Captive Consumers? Shopping, Urban Space, and the Colonial Politics of Middle East Consumption

Tuesday, November 13, 2012
3:00 pm - 5:00 pm, Bunche Hall Meeting Room - 10383

Nancy Reynolds, Washington University in St. Louis

See below for additional information.


Free and open to the public.


UCLA Center for Near Eastern Studies
(310) 825-1181


Additional Information

Consumer goods occupied an uneasy place on anti-colonial agendas in Egypt for much of the first half of the twentieth century. Nationalist leaders derided commerce as a form of captivity.

Merchants, many leaders claimed, siphoned local capital from industry to consumption, thus slowing national economic development and transforming colonial subjects into passive vectors for the appropriation of wealth by metropolitan states and merchants.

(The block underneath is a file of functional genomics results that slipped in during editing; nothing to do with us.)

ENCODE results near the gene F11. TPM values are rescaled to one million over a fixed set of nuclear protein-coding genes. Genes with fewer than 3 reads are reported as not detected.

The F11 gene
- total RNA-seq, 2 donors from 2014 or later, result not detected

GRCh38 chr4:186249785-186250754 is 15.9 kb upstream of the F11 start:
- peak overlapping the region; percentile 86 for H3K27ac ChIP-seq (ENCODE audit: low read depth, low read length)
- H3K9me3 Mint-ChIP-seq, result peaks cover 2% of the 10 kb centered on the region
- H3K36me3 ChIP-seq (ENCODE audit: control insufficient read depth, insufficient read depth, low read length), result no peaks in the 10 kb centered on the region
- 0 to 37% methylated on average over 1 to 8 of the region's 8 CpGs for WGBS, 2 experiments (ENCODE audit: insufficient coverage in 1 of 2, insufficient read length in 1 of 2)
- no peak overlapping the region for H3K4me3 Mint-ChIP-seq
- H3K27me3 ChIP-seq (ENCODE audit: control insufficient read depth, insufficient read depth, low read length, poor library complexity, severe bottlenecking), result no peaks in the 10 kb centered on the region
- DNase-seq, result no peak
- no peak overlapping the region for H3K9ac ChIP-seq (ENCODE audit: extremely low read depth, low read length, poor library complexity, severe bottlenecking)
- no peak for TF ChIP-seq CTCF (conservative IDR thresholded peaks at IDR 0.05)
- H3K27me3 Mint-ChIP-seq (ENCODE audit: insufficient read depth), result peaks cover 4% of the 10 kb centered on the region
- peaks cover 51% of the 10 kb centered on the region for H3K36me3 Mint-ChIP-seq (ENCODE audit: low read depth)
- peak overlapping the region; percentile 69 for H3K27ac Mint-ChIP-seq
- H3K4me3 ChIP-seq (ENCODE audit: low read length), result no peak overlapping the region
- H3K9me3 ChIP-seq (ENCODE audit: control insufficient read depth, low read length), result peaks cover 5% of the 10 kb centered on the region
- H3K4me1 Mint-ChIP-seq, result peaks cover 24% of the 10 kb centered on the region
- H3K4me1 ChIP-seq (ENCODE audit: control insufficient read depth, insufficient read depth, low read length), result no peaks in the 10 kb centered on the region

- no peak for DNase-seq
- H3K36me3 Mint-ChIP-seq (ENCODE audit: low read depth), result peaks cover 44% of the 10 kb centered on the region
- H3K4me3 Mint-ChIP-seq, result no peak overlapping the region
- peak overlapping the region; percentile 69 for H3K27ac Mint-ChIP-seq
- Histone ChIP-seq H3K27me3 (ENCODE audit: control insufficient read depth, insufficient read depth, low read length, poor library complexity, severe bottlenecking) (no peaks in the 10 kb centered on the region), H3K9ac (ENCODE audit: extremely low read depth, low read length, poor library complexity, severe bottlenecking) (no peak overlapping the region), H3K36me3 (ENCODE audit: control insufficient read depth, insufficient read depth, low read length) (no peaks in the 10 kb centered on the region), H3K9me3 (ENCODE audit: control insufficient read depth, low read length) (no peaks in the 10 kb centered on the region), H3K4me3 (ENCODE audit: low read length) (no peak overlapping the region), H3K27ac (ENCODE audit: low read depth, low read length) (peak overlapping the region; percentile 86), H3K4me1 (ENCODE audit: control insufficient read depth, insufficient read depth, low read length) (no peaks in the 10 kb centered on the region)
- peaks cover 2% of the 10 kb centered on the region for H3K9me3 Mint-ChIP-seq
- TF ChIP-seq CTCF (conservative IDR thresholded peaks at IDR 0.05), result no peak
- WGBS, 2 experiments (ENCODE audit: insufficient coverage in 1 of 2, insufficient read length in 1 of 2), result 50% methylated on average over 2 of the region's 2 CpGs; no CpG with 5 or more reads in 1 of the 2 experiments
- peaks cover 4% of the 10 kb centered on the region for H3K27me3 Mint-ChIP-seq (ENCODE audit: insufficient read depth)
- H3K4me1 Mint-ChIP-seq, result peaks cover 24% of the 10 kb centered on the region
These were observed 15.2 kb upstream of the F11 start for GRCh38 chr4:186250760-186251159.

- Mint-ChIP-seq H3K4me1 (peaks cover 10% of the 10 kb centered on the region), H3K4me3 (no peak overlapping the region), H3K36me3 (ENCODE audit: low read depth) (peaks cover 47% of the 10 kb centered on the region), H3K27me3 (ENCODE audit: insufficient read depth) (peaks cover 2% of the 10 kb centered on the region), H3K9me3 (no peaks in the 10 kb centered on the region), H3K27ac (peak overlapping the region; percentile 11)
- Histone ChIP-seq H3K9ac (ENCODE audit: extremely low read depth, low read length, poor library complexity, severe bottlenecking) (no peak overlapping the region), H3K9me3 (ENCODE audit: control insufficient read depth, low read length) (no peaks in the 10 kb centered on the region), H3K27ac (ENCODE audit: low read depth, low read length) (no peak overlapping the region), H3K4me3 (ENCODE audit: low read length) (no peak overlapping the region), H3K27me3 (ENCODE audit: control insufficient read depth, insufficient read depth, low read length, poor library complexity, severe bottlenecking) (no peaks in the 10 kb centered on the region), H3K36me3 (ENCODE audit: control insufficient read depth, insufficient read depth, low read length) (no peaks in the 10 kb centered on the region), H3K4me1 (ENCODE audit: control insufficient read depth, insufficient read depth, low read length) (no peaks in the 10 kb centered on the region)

At the same time, nationalists advocated the consumption of locally produced goods in an effort to secure popular allegiance and to remake Egypt into what they considered a modern, rational society that could command legitimacy in the eyes of Europe.

Close examination of struggles over consumption and commerce demonstrate, however, a much more informal process through which the material vocabulary of nationhood formed, one that grew from the conflicts and collaboration of consumers “from below” as well as more institutional and prescript

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